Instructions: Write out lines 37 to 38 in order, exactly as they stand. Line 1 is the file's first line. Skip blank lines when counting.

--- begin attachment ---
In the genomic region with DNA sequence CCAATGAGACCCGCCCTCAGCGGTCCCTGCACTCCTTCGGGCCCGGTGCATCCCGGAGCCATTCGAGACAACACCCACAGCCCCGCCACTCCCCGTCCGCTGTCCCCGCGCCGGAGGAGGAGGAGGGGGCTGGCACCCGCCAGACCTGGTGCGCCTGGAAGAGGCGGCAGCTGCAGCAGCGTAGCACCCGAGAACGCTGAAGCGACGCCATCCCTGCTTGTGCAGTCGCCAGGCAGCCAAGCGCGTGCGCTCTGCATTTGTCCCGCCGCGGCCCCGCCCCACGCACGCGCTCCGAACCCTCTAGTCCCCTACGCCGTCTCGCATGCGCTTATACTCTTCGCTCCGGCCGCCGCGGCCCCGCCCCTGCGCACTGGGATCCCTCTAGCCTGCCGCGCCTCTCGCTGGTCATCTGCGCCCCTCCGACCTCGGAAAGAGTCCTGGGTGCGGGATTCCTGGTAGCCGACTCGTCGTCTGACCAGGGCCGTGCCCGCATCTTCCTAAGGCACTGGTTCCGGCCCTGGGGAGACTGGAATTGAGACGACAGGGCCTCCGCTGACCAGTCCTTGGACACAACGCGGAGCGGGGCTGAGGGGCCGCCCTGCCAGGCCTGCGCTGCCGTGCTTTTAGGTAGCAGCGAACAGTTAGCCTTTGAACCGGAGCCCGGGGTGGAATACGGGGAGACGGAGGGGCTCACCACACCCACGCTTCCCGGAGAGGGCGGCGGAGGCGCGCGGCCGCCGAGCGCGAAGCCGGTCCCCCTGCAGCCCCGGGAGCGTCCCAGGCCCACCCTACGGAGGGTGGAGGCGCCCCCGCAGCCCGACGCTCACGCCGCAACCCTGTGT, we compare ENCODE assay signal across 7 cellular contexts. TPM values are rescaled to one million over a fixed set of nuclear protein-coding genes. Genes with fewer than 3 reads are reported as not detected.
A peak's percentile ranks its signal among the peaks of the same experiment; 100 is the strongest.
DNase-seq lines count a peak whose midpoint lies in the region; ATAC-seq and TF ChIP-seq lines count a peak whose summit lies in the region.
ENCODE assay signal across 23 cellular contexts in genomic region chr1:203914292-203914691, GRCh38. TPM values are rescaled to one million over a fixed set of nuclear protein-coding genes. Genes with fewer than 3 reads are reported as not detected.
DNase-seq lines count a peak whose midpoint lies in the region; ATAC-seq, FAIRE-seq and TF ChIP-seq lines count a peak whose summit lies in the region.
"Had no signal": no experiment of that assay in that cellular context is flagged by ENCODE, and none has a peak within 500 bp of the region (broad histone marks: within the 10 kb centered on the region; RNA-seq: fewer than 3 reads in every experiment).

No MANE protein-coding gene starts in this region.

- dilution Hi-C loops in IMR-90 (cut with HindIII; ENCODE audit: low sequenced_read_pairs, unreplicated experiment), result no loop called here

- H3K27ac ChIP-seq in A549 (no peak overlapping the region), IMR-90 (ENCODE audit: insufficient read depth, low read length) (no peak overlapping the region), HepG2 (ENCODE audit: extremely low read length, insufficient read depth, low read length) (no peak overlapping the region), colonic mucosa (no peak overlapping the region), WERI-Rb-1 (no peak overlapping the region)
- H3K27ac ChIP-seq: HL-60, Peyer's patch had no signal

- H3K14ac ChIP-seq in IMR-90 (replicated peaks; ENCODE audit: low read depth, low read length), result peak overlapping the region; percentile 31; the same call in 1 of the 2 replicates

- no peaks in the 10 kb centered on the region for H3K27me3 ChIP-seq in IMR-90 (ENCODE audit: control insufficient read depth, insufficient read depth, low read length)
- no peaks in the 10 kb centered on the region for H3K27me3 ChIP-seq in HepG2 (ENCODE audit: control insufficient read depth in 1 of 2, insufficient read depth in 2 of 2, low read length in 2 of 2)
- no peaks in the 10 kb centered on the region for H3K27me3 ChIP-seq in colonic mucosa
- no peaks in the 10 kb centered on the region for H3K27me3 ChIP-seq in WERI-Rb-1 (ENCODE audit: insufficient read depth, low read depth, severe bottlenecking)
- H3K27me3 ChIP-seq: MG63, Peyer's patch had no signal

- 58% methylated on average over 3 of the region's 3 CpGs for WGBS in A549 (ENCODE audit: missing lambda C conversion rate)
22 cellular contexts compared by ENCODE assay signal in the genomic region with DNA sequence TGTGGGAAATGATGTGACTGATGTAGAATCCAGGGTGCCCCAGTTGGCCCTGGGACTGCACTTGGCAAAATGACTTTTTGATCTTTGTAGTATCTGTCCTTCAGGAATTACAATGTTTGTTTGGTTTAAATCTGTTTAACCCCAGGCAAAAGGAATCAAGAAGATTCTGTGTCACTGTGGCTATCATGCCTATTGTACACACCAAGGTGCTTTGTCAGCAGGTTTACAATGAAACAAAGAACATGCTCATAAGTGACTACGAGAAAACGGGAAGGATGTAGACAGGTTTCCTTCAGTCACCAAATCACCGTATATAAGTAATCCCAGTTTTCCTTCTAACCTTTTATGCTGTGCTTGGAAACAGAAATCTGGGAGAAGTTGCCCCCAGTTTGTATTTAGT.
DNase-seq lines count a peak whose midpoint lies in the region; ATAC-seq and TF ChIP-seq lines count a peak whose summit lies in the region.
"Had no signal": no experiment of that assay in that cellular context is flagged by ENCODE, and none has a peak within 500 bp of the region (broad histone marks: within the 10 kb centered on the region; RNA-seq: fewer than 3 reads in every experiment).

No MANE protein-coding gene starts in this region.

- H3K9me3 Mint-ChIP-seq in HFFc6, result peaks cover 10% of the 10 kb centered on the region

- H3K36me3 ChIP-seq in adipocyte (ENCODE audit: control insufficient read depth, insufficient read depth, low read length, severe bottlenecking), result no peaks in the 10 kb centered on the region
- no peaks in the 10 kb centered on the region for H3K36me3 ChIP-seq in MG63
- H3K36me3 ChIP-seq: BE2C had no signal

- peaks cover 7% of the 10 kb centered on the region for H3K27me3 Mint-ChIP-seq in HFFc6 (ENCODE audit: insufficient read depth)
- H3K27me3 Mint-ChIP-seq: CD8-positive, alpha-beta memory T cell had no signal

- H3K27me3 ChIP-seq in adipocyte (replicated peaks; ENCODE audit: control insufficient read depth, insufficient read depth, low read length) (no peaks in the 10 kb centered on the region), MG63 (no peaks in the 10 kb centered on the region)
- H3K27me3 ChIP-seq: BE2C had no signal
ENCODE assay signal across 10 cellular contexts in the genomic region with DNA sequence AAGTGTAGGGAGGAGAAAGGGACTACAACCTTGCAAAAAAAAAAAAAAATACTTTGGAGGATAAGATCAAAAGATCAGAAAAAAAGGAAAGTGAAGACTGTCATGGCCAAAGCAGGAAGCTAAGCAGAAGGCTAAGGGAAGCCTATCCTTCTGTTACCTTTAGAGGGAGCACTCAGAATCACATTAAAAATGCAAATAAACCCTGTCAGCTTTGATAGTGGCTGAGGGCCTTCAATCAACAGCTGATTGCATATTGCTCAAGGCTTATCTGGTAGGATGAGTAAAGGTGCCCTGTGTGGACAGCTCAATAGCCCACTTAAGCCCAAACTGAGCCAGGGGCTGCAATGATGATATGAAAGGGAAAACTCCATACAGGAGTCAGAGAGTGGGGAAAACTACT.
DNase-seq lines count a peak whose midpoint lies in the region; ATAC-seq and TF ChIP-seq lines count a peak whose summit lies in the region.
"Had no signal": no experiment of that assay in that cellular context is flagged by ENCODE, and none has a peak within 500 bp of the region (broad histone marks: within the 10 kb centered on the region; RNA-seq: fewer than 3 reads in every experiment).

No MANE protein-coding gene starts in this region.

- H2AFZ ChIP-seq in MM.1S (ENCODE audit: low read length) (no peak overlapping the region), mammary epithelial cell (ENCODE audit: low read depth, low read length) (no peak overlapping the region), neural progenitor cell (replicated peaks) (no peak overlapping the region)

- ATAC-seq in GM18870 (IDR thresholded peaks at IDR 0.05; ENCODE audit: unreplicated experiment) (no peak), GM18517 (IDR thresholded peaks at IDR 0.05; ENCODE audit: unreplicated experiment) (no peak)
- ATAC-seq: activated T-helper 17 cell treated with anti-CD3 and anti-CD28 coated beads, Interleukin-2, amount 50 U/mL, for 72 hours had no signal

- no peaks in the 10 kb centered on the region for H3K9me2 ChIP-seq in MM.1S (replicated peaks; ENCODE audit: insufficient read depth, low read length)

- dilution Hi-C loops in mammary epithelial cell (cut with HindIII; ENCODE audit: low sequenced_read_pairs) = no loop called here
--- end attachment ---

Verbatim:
- no peaks in the 10 kb centered on the region for H3K9me2 ChIP-seq in MM.1S (replicated peaks; ENCODE audit: insufficient read depth, low read length)

- dilution Hi-C loops in mammary epithelial cell (cut with HindIII; ENCODE audit: low sequenced_read_pairs) = no loop called here